After a brief hiatus in the Friday guest post series, we are back again this week for a stroll around Madrid’s Lavapiés neighborhood. Shehani of Shutterbug Scribbler, a Canadian expat who’s been calling Madrid her home for the last three years and blogging about her life in the Spanish capital, takes us on a tour of her adopted barrio, where old and new Europe dwell together and multiculturalism thrives.
A RAMBLE AROUND LAVAPIÉS
Whether you pop out of the underground metro or walk down the hill, you’ll notice such a diverse mix of cultures here that you’ll wonder if you’re still in Spain. Welcome to Lavapiés! Lavapiés literally means “wash feet” but I prefer to think of it as Lava Pies – a hot molten patty of old and new Europe. This barrio was the former Jewish quarter of the city until the expulsion of the Jews in 1492. Nowadays it’s the most multi-ethnic barrio in Madrid with more than 50% of its population of foreign origin. I love the variety of faces I can see here.
When I first told people I was moving into the barrio, I got a few gasps, worried looks and warnings of danger. Lavapiés gets bad press because it’s home to most of Madrid’s immigrants and there’s a brisk trade in hash and pick pocketing. But it’s also the most vibrant and interesting of Madrid’s barrios. I’ve been living in Lavapiés for three years now and I wouldn’t want to live anywhere else in Madrid. Typically, the people who pooh pooh it and exaggerate its dangerous aspects the most are the very people who haven’t actually set foot here.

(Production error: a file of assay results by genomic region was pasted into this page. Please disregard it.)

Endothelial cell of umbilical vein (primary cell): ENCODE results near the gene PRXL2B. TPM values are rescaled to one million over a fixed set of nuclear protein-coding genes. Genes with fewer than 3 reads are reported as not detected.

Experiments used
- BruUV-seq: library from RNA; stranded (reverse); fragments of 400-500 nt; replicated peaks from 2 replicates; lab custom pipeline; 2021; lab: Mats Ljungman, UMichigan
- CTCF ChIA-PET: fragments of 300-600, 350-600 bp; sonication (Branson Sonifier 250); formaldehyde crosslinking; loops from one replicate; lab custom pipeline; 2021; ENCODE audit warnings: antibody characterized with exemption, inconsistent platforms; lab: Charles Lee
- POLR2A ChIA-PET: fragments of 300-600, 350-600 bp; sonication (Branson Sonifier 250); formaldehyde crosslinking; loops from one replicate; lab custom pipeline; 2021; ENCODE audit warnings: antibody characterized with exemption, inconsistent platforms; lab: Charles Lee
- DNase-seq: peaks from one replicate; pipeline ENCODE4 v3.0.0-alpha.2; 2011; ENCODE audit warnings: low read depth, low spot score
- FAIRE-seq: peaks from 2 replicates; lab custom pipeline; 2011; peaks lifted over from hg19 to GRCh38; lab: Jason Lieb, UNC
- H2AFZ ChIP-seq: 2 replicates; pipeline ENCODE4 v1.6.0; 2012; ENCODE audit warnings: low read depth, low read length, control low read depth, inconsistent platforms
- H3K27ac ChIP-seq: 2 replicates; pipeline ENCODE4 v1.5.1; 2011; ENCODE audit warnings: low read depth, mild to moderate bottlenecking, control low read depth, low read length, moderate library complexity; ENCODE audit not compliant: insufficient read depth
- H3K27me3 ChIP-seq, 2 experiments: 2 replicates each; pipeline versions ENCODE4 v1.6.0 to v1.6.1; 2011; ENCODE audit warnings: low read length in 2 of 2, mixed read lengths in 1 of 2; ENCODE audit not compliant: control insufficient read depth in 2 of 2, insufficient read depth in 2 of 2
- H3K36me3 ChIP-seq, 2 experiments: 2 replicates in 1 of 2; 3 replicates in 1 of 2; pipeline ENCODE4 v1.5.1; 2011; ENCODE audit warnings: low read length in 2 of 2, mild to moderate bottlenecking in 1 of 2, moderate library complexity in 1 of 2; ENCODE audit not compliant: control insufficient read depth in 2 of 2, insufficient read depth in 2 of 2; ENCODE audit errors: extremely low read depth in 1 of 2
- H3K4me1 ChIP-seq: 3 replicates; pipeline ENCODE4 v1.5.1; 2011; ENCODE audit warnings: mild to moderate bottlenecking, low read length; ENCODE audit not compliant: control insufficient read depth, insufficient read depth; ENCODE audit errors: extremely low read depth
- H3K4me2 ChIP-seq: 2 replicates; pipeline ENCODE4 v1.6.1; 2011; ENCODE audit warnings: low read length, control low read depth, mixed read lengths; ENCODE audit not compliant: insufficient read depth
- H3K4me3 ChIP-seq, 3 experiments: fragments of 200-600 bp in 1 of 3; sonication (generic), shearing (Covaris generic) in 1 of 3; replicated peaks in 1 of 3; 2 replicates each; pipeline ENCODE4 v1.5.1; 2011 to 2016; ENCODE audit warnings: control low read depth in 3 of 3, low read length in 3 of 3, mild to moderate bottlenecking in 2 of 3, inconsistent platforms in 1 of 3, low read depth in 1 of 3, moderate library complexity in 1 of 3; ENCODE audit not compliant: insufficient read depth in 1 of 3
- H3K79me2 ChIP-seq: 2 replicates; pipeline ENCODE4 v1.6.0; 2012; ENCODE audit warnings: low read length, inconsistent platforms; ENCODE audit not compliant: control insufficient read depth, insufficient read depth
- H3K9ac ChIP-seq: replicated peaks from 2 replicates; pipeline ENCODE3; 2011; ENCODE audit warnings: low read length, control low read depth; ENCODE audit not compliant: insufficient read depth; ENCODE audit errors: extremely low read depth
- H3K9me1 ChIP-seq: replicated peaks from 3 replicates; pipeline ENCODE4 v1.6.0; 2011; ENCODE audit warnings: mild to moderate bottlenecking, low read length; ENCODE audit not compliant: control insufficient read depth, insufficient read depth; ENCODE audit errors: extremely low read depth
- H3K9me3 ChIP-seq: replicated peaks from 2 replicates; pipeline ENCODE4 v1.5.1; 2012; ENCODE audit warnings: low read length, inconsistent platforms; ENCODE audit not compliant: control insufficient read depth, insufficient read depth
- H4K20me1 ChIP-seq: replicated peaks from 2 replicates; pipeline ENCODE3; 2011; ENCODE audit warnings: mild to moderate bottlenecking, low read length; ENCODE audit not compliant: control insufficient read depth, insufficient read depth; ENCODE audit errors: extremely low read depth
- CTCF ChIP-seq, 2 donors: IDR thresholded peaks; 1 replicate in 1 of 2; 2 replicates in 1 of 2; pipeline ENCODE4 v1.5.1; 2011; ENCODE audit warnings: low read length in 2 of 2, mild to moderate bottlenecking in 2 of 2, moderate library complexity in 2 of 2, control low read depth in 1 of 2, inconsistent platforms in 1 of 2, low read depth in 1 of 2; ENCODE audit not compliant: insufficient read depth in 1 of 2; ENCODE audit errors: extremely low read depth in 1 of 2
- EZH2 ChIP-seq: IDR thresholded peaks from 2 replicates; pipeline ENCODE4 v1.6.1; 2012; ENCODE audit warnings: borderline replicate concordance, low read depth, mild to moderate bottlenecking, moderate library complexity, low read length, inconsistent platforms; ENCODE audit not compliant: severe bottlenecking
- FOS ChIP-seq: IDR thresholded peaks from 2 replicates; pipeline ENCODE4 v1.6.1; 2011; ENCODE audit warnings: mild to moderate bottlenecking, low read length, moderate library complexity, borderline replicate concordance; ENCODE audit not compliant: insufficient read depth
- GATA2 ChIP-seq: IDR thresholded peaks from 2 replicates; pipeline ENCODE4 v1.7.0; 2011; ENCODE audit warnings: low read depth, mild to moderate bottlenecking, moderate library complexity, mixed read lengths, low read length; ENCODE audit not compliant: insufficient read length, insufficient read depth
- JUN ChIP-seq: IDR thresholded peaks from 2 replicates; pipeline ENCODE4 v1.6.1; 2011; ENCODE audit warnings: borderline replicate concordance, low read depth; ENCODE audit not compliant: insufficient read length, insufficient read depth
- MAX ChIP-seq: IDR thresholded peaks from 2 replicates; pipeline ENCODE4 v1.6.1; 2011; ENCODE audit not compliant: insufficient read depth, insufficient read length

Of course, Lavapiés has its dark side of petty crime and drugs but the media seems only interested in promoting these aspects of the barrio, which is a distortion of reality. The truth is, daily life goes on here quite safely. In fact, there are plenty of Spanish abuelas (grannies) who live in the barrio and they seem quite unconcerned as they shuffle around and go about their business. Of course you need to keep an eye on your valuables but that’s true for all parts of Madrid.
This is probably the only barrio in the Spanish capital where you can see a mix of Moroccan, Chinese, Latin American, Bangladeshi and Senegalese people sitting around a plaza bench chatting together amicably. There seems to be a fine balance here, in which no one racial group is dominant so everyone simply lives together as a community. Beyond the diverse immigrant population, the Gypsies and the Spanish abuelos, Lavapiés is also home to tons of artists and musicians. I once saw a cheeky artist spray paint some of the ubiquitous dog poop gold then stick it with a toothpick sign that read: 5/1000, as if it were a part of an art series.
Many of my friends live here and we all feel passion for the barrio. There’s a wonderful bohemian village atmosphere and there’s always something going on. From outdoor concerts in the plazas, to multi-ethnic religious processions, to Little Bollywood to the barrio Fiesta de San Lorenzo every summer, Lavapiés puts the life into lively.